Page: 124"Soldiers, I am not surprised at your wrath, or that you deem it monstrous treatment so to be cheated; but consider what will be the consequences if we gratify our indignation, and in return for such deception, avenge ourselves on the Lacedaemonians here present, and plunder an innocent city. We shall be declared enemies of the Lacedaemonians and their allies; and what sort of war that will be, we need not go far to conjecture. I take it, you have not forgotten some quite recent occurrences. We Athenians entered into war against the Lacedaemonians and their allies with a fleet consisting of not less than three hundred line-of-battle ships, including those in dock as well as those afloat. We had vast treasures stored up in the city, and a yearly income which, derived from home or foreign sources, amounted to no less than a thousand talents. Our empire included all the islands, and we were possessed of numerous cities both in Asia and in Europe. Amongst others, this very Byzantium, where we are now, was ours; and yet in the end we were vanquished, as you all very well know.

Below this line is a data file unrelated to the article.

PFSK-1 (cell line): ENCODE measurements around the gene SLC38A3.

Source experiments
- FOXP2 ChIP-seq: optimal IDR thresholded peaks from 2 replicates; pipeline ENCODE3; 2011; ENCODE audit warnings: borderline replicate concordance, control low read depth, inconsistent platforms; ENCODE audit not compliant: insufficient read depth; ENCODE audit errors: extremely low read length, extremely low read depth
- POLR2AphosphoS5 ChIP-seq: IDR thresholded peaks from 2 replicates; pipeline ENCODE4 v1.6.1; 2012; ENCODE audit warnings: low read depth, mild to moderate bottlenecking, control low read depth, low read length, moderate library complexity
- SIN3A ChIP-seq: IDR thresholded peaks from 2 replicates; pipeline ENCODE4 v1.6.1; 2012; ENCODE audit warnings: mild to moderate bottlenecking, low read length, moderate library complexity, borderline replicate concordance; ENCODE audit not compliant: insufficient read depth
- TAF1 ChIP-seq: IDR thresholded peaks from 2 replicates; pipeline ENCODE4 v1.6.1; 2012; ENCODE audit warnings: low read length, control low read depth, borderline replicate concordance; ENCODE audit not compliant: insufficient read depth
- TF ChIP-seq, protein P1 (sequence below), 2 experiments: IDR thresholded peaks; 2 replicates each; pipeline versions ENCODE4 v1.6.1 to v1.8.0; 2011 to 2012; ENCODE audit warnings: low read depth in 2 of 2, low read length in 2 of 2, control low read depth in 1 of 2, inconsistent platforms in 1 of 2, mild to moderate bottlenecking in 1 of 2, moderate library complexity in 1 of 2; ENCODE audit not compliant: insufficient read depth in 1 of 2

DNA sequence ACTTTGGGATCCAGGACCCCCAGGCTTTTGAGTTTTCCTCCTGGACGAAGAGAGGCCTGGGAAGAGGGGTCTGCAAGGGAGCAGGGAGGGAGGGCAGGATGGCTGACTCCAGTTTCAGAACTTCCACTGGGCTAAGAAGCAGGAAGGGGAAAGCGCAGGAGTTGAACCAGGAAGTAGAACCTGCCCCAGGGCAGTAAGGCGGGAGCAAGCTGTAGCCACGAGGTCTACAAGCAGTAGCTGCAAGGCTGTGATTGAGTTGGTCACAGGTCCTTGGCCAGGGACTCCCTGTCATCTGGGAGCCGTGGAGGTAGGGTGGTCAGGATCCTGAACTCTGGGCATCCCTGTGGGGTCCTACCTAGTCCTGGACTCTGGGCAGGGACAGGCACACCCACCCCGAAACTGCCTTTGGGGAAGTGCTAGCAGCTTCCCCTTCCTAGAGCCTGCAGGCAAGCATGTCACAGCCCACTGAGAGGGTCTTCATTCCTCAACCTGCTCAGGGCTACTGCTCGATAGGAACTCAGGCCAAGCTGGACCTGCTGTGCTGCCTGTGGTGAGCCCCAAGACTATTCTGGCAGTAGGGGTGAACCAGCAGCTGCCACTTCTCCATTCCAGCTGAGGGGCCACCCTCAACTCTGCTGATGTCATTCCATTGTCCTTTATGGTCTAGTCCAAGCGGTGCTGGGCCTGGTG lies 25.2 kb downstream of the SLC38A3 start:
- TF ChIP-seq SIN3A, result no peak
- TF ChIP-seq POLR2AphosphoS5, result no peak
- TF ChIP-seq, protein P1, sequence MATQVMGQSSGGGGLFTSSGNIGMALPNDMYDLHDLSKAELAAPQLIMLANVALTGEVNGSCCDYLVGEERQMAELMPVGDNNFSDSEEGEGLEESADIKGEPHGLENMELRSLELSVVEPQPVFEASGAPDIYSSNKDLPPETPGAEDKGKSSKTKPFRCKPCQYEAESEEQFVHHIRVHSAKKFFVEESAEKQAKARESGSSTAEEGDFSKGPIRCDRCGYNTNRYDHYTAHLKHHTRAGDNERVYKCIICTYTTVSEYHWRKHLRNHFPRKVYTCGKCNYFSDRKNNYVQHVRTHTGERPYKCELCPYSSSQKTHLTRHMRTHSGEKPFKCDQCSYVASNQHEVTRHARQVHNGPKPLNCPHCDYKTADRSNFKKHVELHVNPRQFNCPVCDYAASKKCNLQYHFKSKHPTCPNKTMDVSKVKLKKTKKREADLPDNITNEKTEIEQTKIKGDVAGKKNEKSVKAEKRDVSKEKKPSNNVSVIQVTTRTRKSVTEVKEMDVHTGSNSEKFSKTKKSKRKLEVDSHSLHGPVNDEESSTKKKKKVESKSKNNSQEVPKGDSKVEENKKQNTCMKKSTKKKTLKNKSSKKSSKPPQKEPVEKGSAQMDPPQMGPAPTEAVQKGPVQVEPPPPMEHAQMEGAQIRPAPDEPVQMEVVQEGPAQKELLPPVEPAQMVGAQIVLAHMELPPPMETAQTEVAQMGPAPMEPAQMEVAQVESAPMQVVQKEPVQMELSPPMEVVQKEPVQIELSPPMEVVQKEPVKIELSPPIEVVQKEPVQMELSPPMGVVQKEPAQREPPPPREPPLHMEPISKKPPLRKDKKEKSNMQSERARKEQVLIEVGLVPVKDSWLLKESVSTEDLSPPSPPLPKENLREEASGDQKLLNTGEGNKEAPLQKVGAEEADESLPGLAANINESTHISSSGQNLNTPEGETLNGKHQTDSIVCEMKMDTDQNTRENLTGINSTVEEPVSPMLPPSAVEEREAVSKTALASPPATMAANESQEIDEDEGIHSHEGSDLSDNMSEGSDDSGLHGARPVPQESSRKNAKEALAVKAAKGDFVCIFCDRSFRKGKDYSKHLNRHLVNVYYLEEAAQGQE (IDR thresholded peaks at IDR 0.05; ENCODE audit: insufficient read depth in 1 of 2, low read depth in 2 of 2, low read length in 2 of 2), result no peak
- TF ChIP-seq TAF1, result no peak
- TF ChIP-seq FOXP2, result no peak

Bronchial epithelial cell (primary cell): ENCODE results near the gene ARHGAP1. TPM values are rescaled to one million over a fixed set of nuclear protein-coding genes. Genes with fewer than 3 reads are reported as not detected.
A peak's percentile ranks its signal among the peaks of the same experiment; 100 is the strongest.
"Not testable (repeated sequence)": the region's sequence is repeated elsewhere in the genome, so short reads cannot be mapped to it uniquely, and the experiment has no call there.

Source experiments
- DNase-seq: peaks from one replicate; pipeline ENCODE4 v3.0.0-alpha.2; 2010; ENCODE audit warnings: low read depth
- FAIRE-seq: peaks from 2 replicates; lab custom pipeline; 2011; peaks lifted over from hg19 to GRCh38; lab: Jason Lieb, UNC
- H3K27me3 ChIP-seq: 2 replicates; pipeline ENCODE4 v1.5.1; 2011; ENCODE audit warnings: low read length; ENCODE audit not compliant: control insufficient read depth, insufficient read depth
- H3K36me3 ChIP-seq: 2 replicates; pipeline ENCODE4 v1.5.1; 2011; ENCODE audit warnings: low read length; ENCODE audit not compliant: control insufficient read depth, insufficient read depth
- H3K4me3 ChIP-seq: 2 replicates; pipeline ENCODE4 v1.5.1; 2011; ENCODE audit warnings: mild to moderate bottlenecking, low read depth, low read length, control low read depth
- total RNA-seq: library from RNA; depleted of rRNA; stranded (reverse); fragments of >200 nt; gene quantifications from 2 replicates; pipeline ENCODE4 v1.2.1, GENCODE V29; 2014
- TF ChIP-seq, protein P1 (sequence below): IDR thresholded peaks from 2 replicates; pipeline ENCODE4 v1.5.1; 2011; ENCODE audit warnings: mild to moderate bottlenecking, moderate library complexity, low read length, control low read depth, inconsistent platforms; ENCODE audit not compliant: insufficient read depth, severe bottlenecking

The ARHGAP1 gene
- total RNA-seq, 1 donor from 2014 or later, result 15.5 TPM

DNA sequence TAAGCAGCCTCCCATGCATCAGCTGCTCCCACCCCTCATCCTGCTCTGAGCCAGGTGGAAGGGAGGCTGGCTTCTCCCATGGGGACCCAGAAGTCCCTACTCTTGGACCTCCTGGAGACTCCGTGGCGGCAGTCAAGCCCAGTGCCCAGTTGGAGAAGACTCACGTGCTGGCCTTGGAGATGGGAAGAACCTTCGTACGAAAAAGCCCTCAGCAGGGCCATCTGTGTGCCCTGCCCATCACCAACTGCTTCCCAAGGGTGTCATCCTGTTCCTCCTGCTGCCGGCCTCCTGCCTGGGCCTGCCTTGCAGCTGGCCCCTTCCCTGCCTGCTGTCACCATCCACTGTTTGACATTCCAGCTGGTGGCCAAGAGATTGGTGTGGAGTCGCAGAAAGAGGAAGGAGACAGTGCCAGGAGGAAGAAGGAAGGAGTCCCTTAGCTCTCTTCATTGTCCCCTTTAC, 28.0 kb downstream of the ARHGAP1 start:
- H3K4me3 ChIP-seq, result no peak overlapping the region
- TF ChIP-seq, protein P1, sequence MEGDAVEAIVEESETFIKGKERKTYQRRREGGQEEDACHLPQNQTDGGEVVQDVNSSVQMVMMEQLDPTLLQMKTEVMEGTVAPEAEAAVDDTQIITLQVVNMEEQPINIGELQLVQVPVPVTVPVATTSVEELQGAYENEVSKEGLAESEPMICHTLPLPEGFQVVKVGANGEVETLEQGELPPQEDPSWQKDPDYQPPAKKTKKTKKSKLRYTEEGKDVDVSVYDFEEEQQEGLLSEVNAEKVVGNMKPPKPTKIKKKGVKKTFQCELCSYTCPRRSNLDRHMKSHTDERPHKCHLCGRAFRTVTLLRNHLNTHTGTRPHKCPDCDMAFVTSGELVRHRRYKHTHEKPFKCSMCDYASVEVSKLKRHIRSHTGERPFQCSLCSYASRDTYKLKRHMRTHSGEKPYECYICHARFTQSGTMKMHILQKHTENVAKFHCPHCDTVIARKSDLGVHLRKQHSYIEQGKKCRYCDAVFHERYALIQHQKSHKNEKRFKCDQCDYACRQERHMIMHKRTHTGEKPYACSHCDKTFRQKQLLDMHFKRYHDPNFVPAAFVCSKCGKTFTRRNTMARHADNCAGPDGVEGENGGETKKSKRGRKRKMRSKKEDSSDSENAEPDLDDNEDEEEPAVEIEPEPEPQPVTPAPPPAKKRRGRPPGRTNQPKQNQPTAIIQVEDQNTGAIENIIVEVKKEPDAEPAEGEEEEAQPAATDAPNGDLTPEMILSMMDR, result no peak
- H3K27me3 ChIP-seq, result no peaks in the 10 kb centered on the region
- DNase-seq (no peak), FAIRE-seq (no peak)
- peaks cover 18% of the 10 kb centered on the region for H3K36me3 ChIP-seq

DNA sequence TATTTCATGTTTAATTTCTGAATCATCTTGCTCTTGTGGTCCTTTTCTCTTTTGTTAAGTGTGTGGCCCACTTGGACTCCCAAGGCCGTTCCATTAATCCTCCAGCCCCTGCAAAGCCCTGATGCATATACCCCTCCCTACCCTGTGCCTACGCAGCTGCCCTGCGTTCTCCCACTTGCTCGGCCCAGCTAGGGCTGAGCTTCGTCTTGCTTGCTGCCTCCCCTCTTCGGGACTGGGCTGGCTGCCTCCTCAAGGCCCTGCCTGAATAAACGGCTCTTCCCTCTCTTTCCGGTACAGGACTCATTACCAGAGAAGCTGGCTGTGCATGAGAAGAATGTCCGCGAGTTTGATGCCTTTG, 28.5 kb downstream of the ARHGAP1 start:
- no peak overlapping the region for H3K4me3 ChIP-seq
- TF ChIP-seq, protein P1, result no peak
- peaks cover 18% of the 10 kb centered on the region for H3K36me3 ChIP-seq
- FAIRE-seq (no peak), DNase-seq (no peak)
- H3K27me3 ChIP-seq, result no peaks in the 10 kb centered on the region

"What, must we anticipate, will now be our fate? The Lacedaemonians have not only their old allies, but the Athenians and those who were at that time allies of Athens are added to them. Tissaphernes and all the rest of the Asiatics on the seaboard are our foes, not to speak of our arch-enemy, the king himself, up yonder, whom we came to deprive of his empire, and to kill, if possible. I ask then, with all these banded together against us, is there any one so insensate as to imagine that we can survive the contest? For heaven's sake, let us not go mad or loosely throw away our lives in war with our own native cities—nay, our own friends, our kith and our kin; for in one or other of the cities they are all included. Every city will march against us, and not unjustly, if, after refusing to hold one single barbarian city by right of conquest, we seize the first Hellenic city that we come to and make it a ruinous heap. For my part, my prayer is that before I see such things wrought by you, I, at any rate, may lie ten thousand fathoms under ground! My counsel to you, as Hellenes, is to try and obtain your just rights, through obedience to those who stand at the head of Hellas; and if so be that you fail in those demands, why, being more sinned against than sinning, need we rob ourselves of Hellas too? At present, I propose that we should send to Anaxibius and tell him that we have made an entrance into the city, not meditating violence, but merely to discover if he and his will show us any good; for if so, it is well; but of otherwise, at least we will let him see that he does not shut the door upon us as dupes and fools. We know the meaning of discipline; we turn our backs and go."